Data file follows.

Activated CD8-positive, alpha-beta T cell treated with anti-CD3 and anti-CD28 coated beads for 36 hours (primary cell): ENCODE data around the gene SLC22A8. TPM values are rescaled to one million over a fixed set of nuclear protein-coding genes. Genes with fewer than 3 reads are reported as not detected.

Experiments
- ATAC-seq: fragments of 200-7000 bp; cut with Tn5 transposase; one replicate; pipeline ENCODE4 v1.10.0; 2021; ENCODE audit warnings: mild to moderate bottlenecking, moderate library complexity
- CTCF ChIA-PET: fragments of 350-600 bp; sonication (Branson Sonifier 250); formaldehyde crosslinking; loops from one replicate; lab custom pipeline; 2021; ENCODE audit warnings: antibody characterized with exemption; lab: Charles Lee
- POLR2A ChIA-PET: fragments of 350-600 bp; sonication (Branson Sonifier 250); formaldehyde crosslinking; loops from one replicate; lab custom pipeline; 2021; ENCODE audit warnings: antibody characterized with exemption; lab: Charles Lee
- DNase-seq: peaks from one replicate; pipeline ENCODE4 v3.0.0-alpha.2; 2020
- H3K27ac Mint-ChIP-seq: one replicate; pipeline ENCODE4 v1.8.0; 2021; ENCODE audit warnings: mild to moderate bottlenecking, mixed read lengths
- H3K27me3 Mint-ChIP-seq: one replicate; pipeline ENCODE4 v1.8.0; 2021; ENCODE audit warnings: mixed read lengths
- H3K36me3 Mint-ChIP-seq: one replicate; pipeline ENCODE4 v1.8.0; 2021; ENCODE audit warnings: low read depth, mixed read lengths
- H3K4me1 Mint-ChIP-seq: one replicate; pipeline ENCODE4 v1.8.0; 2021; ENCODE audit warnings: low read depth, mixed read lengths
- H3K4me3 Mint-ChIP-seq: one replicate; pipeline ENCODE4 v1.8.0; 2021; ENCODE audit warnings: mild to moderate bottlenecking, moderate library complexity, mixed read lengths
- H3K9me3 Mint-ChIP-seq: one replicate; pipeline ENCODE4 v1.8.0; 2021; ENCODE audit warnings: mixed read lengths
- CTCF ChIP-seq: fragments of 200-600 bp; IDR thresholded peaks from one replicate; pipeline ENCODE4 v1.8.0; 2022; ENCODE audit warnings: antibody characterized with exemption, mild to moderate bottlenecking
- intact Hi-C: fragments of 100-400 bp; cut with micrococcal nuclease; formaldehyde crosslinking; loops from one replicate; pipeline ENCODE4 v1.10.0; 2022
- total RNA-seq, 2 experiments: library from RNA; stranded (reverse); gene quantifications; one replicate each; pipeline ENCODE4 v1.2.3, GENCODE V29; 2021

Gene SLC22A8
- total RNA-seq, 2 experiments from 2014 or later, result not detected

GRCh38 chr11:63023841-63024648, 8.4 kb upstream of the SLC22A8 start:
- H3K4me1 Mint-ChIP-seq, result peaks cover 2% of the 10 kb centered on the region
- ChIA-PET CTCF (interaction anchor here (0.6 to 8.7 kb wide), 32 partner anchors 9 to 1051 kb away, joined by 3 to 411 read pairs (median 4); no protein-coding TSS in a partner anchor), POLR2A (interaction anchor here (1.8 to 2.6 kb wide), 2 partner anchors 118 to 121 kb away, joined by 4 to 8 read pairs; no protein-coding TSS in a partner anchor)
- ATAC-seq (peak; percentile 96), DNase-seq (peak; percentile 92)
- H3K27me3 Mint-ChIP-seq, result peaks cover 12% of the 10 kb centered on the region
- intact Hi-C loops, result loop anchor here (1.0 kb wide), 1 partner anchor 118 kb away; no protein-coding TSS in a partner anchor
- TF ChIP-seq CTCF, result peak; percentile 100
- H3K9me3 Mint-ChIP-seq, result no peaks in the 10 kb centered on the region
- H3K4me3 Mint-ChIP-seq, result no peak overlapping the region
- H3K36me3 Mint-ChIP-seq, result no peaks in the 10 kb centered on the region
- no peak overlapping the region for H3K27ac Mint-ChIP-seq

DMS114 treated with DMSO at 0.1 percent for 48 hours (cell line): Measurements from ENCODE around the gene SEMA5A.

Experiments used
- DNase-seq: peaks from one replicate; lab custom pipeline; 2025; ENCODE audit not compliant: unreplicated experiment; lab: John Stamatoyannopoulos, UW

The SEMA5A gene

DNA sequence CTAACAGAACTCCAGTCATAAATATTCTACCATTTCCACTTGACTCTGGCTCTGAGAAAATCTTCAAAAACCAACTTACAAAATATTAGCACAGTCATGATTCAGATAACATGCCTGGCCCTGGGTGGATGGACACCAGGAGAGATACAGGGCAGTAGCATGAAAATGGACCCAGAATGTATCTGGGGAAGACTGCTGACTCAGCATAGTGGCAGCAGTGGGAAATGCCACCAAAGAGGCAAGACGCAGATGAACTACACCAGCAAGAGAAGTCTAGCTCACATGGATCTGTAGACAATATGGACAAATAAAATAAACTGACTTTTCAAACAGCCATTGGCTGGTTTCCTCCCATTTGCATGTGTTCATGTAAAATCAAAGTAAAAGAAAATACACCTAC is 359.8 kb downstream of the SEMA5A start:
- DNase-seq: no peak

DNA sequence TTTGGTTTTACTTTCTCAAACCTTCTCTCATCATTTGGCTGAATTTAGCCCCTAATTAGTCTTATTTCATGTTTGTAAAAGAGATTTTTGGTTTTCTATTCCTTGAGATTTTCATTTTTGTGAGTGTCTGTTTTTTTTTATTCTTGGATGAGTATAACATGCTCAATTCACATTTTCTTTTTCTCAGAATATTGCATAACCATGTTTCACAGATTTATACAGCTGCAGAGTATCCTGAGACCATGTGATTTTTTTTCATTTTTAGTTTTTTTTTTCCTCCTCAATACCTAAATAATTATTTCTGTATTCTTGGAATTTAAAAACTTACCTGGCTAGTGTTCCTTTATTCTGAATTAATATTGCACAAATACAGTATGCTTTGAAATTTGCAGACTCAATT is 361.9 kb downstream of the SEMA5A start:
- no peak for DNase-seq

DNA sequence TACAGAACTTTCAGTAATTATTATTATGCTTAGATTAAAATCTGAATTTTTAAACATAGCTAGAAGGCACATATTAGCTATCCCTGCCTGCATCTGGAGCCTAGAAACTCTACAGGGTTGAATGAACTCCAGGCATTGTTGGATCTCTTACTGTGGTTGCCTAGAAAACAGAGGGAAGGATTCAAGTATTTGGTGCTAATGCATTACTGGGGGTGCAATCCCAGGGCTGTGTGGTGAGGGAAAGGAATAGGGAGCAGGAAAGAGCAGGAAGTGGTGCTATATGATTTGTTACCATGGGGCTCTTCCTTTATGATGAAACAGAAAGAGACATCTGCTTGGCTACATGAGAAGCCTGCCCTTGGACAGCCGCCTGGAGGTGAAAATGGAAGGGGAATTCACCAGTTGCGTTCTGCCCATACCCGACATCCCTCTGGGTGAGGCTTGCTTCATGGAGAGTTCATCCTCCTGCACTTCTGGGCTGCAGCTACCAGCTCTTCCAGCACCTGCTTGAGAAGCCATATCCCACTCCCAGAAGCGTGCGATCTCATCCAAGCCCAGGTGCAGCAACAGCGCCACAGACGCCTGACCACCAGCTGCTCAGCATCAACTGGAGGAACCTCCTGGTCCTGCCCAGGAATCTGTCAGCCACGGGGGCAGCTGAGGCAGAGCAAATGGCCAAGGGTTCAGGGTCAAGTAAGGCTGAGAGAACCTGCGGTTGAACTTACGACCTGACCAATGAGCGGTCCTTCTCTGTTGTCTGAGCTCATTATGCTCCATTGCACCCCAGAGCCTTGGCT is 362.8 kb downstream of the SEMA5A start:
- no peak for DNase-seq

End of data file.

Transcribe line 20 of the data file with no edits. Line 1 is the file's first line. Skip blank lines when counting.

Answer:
- ChIA-PET CTCF (interaction anchor here (0.6 to 8.7 kb wide), 32 partner anchors 9 to 1051 kb away, joined by 3 to 411 read pairs (median 4); no protein-coding TSS in a partner anchor), POLR2A (interaction anchor here (1.8 to 2.6 kb wide), 2 partner anchors 118 to 121 kb away, joined by 4 to 8 read pairs; no protein-coding TSS in a partner anchor)